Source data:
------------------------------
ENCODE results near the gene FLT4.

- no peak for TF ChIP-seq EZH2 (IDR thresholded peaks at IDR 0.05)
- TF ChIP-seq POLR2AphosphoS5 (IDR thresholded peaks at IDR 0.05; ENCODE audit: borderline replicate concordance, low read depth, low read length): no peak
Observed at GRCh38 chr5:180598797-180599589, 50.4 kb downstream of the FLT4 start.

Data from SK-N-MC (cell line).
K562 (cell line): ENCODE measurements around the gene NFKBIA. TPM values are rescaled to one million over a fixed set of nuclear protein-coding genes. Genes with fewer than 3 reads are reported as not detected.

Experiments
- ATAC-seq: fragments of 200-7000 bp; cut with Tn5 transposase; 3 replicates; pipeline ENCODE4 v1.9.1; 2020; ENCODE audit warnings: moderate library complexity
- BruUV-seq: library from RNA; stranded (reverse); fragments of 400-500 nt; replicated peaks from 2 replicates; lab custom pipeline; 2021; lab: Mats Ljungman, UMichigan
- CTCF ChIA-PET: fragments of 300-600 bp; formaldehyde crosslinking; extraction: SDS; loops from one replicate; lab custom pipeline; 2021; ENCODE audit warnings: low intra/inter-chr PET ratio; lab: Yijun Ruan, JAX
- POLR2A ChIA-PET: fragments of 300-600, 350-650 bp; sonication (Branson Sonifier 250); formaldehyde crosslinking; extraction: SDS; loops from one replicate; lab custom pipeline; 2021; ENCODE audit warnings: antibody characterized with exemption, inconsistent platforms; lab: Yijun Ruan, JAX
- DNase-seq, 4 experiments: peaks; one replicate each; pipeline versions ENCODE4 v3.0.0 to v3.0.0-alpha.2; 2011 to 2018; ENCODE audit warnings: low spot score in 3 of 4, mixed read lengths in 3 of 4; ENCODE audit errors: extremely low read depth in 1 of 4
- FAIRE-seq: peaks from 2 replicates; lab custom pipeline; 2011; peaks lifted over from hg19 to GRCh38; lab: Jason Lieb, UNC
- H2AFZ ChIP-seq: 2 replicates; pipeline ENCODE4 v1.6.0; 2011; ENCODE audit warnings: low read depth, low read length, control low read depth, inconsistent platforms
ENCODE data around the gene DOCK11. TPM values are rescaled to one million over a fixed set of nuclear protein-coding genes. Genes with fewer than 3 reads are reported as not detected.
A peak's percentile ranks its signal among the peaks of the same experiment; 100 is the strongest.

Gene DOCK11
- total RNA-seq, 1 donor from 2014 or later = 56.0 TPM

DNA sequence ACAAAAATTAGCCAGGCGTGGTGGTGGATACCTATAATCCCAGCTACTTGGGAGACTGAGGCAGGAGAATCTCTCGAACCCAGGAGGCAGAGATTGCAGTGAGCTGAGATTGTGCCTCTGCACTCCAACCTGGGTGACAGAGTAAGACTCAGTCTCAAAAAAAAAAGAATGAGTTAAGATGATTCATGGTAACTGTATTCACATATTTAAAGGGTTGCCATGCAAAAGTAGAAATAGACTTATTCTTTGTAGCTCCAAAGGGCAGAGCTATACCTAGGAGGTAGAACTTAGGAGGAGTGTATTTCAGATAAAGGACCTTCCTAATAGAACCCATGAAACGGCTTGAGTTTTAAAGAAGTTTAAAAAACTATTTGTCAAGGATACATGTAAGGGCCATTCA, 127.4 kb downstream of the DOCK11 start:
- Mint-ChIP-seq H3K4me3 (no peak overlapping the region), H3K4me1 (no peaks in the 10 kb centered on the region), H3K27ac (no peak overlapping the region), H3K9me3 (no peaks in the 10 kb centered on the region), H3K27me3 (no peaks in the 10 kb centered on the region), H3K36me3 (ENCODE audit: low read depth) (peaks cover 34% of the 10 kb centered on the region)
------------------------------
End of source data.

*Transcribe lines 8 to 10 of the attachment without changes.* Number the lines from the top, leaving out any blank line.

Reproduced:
- ATAC-seq: fragments of 200-7000 bp; cut with Tn5 transposase; 3 replicates; pipeline ENCODE4 v1.9.1; 2020; ENCODE audit warnings: moderate library complexity
- BruUV-seq: library from RNA; stranded (reverse); fragments of 400-500 nt; replicated peaks from 2 replicates; lab custom pipeline; 2021; lab: Mats Ljungman, UMichigan
- CTCF ChIA-PET: fragments of 300-600 bp; formaldehyde crosslinking; extraction: SDS; loops from one replicate; lab custom pipeline; 2021; ENCODE audit warnings: low intra/inter-chr PET ratio; lab: Yijun Ruan, JAX